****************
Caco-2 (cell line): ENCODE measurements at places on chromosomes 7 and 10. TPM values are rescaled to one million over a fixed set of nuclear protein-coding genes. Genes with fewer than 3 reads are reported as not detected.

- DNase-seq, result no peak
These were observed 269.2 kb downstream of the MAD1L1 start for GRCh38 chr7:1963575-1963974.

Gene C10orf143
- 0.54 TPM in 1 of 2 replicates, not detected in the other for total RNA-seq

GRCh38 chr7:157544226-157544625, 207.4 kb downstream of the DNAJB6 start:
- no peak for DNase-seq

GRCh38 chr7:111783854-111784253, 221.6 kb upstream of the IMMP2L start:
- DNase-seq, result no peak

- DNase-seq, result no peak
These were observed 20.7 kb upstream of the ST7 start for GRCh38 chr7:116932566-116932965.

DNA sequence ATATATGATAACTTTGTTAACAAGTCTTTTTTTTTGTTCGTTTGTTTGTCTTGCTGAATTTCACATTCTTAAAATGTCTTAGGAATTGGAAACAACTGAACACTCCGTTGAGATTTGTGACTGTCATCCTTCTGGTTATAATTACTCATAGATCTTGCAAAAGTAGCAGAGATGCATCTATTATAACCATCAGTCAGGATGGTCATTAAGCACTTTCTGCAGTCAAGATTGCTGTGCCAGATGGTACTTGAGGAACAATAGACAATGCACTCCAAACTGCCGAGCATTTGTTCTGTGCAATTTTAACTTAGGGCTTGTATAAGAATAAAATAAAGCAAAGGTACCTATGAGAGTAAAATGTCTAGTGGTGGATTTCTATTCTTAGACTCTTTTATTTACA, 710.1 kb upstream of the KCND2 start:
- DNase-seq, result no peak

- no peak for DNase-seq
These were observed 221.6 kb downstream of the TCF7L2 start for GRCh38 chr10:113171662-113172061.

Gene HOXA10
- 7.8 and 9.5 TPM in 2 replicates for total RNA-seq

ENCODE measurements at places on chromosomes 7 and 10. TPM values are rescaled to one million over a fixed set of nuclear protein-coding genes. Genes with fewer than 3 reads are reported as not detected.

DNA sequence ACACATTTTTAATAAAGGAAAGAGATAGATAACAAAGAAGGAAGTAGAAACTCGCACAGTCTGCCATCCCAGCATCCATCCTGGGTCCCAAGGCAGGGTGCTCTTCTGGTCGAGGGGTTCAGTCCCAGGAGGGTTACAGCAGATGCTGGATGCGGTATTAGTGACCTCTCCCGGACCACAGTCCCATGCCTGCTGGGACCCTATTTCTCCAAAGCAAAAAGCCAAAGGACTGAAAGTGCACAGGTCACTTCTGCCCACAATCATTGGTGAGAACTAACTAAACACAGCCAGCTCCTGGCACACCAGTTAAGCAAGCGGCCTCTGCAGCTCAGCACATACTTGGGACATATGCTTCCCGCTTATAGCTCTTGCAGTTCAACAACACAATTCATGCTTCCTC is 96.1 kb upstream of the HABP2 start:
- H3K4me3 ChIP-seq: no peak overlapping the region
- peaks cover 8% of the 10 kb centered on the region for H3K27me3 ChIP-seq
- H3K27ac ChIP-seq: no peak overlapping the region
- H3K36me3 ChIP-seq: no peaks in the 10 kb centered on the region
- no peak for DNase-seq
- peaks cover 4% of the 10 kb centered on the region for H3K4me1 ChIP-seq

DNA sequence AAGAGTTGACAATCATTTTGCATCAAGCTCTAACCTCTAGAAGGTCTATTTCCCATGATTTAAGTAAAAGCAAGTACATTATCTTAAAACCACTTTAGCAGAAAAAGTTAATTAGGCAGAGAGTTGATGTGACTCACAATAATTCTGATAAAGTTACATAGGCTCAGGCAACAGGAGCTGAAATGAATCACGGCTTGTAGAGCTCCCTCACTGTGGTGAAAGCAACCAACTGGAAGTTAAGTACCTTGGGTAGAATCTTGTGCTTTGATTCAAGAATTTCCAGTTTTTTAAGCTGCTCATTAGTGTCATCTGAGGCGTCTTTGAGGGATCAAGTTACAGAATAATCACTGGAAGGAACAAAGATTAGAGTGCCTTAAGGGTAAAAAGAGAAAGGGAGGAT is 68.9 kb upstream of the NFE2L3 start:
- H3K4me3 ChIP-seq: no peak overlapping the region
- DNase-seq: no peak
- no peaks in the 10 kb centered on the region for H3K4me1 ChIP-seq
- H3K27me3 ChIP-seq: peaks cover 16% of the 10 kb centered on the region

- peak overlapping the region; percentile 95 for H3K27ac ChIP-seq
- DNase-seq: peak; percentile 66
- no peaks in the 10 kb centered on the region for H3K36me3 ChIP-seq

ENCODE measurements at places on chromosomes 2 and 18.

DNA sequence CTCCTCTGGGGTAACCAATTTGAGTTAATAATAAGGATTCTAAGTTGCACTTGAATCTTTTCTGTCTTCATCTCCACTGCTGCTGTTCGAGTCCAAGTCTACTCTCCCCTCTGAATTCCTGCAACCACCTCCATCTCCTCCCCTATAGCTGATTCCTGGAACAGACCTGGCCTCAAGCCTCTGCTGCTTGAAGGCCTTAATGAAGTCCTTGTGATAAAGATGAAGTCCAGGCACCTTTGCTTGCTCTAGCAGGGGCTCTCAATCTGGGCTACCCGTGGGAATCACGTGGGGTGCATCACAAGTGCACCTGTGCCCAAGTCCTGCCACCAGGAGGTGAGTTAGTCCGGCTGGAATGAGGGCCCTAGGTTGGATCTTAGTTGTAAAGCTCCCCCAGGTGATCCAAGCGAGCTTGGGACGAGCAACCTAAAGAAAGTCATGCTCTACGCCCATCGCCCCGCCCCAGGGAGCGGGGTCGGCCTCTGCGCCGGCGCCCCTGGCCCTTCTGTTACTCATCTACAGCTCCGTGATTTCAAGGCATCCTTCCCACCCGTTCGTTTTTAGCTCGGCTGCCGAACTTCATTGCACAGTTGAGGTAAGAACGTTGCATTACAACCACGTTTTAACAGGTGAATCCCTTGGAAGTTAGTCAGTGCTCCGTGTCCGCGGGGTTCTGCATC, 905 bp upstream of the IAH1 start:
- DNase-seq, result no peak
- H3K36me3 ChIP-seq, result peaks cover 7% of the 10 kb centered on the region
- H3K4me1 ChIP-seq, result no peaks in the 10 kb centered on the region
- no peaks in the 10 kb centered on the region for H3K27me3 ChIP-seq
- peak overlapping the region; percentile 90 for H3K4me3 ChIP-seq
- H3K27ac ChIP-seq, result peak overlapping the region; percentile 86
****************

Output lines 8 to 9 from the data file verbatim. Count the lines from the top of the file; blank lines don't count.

GRCh38 chr7:111783854-111784253, 221.6 kb upstream of the IMMP2L start:
- DNase-seq, result no peak